JAK said...

Dawkins' The Ancestor's Tale is a good read, and gets into some fairly intricate topics.

Douglas Futuyma's Evolution and Nicholas Barton's Evolution are both excellent college level texts. The late Stephen Jay Gould's Structure of Evolutionary Theory is another good read.

Jane said...

What is the solid, irrefutable proof for evolution* or creation?

*The evolutionary theory, from the great bang that started the universe to the millions of years where change and chance created what is seen today.

Not the "gradual changes through time" evolution.

Antagonist Jason said...

The evolutionary theory, from the great bang that started the universe...

What evolutionary theory is that?

Jane said...

"great bang" is a reference to the "Big Bang" theory.

The universe must have a starting point. The Big Bang theory is an attempt to explain this beginning.


Or turn books on the subject if you prefer.

Antagonist Jason said...

I understand what you meant by "great bang". I just don't understand why you included that in your definition of "evolutionary theory" and what the beginning of the universe has to do with evolution.

Greg said...
This comment has been removed by the author.
Jane said...

From my understanding, the big bang is one most familiar "grand start" theories. By including the "great bang" in my original comment I am referring to the dawn of evolution to give a complete definition of the term.

Antagonist Jason said...

Neither the big bang nor any other theories regarding the beginning of the universe have anything whatsoever to do with the theory of evolution. They're not even in the same discipline.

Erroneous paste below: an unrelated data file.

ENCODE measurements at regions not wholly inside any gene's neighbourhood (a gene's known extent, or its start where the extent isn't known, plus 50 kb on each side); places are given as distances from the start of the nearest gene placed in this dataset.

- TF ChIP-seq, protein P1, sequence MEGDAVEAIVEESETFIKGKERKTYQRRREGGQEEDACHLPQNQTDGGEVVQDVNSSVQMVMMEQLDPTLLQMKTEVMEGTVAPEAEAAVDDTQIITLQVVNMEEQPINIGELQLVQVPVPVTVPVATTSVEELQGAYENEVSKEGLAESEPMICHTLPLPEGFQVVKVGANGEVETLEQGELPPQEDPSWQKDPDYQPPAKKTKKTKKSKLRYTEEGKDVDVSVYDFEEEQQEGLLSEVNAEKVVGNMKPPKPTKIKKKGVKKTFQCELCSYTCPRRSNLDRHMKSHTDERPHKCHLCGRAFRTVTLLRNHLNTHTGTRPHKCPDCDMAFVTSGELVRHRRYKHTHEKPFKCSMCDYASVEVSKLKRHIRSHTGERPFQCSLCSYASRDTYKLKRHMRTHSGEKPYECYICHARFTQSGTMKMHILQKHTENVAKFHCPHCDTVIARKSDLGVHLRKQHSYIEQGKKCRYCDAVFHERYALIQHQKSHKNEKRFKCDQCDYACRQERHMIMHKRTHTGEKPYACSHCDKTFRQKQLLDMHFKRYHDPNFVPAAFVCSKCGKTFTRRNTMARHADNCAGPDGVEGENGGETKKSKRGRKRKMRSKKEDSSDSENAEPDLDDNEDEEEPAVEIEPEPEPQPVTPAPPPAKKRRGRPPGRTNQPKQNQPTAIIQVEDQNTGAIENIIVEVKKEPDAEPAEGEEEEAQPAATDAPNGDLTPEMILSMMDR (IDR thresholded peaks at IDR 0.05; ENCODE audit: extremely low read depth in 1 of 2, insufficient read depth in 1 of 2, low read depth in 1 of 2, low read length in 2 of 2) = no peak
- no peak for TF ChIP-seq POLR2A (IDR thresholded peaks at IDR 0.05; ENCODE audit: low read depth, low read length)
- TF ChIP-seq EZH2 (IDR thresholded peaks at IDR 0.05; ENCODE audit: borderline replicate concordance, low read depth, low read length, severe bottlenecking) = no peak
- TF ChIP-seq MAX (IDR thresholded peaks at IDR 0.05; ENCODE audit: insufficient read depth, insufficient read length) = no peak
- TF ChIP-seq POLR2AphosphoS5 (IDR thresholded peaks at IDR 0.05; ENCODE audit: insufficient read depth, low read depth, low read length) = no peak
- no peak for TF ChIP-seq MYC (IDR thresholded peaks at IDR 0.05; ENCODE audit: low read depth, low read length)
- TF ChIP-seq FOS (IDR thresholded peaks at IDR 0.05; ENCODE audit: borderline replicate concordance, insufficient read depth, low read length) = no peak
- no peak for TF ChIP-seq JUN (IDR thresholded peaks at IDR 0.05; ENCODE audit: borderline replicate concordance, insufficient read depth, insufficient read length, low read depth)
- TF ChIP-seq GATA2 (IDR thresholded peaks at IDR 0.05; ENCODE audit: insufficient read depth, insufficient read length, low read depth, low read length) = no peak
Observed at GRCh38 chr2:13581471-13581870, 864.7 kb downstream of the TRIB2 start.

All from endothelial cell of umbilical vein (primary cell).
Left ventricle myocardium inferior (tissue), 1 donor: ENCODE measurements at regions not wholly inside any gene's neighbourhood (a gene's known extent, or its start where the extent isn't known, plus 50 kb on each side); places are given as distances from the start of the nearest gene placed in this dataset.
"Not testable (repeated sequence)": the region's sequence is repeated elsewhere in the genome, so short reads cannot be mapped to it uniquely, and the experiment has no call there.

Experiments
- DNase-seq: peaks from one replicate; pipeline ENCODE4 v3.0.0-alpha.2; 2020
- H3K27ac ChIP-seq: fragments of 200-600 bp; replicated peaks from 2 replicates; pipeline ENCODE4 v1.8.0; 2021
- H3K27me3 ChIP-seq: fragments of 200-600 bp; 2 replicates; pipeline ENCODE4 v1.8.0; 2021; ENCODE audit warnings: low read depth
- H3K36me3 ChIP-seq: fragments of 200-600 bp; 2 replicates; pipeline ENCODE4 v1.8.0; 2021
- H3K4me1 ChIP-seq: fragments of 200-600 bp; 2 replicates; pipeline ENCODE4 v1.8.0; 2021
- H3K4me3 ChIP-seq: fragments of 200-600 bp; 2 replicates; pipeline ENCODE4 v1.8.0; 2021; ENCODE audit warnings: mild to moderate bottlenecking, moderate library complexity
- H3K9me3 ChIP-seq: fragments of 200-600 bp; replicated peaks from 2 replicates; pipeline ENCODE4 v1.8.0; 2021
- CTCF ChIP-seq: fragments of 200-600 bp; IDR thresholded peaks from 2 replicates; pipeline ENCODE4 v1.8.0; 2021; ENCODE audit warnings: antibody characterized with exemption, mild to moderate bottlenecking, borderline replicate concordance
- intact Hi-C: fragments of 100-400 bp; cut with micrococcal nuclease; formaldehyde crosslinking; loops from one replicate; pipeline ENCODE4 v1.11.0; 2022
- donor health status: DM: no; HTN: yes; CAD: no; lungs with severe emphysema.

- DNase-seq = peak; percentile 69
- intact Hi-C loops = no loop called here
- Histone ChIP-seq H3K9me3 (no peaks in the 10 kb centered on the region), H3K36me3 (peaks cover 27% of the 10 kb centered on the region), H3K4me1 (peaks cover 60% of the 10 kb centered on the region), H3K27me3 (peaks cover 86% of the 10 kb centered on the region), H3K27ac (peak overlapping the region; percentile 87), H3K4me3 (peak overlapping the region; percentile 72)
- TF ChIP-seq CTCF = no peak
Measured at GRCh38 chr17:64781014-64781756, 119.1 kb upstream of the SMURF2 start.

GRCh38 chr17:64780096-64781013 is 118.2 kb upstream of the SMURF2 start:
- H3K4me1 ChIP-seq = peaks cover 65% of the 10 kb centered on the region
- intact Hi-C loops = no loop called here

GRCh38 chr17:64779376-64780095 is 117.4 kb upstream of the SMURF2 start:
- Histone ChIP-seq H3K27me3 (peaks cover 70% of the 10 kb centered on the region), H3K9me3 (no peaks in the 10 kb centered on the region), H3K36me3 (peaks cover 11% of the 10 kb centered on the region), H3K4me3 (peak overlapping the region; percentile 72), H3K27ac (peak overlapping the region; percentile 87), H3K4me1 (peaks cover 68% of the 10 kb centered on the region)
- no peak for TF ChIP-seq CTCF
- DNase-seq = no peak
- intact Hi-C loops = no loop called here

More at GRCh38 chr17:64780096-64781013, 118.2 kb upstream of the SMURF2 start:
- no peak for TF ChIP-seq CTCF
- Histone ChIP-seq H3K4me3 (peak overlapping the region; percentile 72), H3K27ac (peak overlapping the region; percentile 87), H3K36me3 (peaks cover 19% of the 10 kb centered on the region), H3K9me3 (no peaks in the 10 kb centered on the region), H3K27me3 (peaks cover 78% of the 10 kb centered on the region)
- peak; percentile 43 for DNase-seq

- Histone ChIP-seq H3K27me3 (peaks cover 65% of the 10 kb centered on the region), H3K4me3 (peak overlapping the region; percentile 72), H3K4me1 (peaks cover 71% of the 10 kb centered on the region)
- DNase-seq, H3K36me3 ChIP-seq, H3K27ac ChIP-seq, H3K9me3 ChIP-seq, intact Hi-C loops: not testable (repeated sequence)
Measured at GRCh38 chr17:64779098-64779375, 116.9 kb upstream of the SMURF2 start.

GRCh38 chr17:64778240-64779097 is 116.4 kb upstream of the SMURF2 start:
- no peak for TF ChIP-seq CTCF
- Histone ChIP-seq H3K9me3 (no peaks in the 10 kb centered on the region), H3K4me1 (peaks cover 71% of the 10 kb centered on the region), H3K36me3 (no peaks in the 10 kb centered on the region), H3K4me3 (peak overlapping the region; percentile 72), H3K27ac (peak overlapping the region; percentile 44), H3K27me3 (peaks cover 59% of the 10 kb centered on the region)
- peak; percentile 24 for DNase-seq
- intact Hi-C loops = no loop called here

Jane said...


Geology and astronomy are different fields and both studies do overlap at points. For example, the connection between the moon tides on earth.

If someone wanted to prove the existence of the moon, he could use the tide patterns as one evidence. Are earth tides part of astrology? Study of the tides fits under geology. The moon? Astrology. Two different fields, but the application can still made.

If someone who cares to answer my question writes of supporting evidence that is related to another field rather then one in question, it can still apply or even be valid.

Including the big bang bit communicates that.

Also evolution had a beginning, did it not? There is a relation there.Applicable evidence for evolution could be from one field or another.

And where did I mention specific fields? All aspects or theories of evolution are represented, not just the biological or galactic branches etc.

Antagonist Jason said...

House MD had a beginning. The big bang is also irrelevant to that.

I'm not denying the existence of overlap, but that does not change the fact that the theory of evolution is a specific thing that seeks to explain a specific phenomenon in a specific field of science.